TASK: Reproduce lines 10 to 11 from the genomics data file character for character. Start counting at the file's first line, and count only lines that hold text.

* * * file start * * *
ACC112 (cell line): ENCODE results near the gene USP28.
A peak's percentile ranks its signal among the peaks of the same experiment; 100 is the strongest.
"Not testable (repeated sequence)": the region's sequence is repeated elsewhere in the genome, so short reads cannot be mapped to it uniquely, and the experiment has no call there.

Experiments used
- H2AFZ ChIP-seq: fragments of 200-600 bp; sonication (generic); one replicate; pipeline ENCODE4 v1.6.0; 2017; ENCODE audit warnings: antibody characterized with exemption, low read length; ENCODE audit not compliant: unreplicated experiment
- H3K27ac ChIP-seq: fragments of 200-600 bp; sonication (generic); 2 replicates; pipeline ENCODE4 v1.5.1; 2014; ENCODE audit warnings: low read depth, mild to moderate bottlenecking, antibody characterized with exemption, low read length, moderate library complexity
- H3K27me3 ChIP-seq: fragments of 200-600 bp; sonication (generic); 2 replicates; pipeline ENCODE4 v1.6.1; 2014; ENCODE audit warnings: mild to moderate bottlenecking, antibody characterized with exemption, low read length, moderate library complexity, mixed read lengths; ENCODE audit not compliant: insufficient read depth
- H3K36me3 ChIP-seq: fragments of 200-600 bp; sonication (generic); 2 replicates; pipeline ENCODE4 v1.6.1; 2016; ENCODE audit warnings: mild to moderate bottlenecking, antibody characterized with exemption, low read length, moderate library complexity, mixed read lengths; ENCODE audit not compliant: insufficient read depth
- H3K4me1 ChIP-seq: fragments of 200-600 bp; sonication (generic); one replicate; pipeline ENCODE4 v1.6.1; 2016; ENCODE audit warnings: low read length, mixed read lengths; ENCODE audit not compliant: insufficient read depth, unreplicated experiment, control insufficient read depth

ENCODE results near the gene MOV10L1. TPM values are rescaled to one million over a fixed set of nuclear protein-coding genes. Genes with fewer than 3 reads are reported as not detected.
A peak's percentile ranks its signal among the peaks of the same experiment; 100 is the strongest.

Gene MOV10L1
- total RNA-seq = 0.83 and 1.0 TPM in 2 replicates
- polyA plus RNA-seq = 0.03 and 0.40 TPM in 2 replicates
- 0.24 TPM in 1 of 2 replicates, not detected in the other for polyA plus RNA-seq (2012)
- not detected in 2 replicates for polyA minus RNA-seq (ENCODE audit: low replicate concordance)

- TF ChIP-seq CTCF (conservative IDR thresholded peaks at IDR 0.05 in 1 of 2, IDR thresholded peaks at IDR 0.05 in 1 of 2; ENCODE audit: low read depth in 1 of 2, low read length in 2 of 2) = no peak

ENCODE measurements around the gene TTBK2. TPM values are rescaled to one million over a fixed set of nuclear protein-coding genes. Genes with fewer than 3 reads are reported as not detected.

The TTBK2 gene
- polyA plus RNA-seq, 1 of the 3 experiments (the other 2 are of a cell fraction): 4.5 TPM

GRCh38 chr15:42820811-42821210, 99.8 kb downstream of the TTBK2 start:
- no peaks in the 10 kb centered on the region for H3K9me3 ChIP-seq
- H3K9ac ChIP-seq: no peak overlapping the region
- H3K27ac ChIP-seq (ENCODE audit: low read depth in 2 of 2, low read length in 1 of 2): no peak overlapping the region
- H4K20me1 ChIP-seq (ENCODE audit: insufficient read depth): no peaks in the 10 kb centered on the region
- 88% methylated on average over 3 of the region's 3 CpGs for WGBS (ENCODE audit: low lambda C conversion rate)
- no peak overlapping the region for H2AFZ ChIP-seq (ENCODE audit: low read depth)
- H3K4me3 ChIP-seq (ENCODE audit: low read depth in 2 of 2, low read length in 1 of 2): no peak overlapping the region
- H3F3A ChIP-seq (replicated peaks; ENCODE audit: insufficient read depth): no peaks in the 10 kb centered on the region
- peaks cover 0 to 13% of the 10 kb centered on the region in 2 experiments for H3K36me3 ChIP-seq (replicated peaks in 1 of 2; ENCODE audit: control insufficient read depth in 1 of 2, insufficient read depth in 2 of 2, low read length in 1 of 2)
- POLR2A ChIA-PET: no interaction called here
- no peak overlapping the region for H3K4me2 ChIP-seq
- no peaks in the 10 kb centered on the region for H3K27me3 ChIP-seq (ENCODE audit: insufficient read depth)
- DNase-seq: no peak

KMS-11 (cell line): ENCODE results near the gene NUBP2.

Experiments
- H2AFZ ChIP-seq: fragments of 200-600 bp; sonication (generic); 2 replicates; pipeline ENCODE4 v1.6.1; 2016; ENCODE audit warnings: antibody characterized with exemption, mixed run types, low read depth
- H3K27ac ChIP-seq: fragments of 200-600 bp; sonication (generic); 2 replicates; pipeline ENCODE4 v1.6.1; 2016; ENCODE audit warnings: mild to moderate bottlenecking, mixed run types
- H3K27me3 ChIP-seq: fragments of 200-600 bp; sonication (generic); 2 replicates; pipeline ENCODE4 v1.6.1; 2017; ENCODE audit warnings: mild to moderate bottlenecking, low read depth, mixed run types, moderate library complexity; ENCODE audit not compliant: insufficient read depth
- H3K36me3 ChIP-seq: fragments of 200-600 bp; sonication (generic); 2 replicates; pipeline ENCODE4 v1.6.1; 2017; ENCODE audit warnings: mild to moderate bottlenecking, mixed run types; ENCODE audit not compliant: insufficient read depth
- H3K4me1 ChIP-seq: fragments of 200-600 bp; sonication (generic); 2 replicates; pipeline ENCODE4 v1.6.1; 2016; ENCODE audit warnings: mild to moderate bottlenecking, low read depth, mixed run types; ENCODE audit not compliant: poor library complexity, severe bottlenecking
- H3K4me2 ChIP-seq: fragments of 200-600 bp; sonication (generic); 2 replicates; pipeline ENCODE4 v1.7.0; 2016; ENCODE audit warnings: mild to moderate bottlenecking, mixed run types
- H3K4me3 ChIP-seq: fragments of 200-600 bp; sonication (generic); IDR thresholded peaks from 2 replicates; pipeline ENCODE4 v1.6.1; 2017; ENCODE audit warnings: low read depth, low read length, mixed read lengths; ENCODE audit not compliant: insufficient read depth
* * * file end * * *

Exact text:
ENCODE results near the gene MOV10L1. TPM values are rescaled to one million over a fixed set of nuclear protein-coding genes. Genes with fewer than 3 reads are reported as not detected.
A peak's percentile ranks its signal among the peaks of the same experiment; 100 is the strongest.